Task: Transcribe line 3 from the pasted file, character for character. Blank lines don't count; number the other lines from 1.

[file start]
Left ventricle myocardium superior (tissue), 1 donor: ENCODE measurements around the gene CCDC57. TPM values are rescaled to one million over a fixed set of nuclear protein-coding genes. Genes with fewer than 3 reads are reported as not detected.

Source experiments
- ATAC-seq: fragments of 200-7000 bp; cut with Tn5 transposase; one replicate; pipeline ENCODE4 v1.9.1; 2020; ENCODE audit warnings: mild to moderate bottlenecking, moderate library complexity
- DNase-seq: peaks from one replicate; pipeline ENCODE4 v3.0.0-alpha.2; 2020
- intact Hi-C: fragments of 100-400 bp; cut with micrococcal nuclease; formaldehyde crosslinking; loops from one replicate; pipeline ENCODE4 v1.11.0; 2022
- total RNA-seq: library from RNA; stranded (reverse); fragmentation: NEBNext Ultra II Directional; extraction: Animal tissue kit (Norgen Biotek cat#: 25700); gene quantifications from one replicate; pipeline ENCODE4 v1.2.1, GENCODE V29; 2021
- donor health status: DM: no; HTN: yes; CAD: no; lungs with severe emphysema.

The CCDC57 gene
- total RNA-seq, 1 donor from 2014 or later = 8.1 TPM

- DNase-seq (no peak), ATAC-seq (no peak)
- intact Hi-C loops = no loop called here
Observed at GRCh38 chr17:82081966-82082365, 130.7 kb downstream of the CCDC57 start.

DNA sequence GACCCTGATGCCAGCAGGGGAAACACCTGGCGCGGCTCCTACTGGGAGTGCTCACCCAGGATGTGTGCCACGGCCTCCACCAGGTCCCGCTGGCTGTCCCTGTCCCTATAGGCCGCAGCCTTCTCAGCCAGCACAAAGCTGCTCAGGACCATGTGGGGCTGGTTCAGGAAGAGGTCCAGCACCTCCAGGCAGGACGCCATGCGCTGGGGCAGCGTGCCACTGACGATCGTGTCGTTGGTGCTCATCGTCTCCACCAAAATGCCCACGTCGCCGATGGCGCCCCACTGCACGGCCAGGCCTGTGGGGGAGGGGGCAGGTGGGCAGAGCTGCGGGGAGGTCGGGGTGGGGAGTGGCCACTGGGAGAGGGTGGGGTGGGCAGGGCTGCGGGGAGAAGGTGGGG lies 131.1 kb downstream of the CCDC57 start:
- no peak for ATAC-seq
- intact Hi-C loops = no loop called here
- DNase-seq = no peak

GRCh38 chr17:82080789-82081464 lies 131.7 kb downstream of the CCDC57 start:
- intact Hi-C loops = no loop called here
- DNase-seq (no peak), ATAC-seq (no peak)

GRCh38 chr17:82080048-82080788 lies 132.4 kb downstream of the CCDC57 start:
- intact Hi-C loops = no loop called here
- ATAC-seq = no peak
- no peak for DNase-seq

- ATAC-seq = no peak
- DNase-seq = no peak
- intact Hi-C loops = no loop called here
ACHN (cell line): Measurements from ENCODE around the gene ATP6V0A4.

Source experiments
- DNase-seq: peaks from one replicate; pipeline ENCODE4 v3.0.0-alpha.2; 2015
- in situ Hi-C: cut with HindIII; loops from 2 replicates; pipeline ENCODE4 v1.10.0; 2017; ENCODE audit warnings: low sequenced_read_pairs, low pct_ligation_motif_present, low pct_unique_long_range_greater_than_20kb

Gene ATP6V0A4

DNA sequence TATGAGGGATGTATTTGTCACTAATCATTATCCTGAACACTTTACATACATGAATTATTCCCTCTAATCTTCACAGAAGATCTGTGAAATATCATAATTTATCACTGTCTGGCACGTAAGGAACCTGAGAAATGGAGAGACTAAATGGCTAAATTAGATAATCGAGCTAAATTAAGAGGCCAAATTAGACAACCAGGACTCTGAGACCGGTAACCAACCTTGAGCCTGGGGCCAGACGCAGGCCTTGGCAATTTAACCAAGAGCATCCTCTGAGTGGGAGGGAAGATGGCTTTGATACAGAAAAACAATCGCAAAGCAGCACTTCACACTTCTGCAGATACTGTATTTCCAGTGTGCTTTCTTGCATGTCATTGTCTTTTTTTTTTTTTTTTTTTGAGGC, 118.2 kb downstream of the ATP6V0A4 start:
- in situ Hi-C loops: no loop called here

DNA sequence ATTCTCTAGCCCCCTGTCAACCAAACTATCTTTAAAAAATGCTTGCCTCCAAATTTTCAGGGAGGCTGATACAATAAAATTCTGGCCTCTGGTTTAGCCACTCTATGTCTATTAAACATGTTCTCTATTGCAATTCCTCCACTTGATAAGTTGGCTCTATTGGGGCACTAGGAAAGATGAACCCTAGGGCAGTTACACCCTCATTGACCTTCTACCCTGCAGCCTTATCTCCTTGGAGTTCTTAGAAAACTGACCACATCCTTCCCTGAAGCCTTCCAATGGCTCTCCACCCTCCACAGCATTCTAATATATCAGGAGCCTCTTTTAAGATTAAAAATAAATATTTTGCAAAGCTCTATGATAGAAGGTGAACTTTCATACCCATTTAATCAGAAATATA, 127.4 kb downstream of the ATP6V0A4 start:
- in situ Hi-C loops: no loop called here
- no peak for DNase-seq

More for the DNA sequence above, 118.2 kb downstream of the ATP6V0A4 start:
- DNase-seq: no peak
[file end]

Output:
- ATAC-seq: fragments of 200-7000 bp; cut with Tn5 transposase; one replicate; pipeline ENCODE4 v1.9.1; 2020; ENCODE audit warnings: mild to moderate bottlenecking, moderate library complexity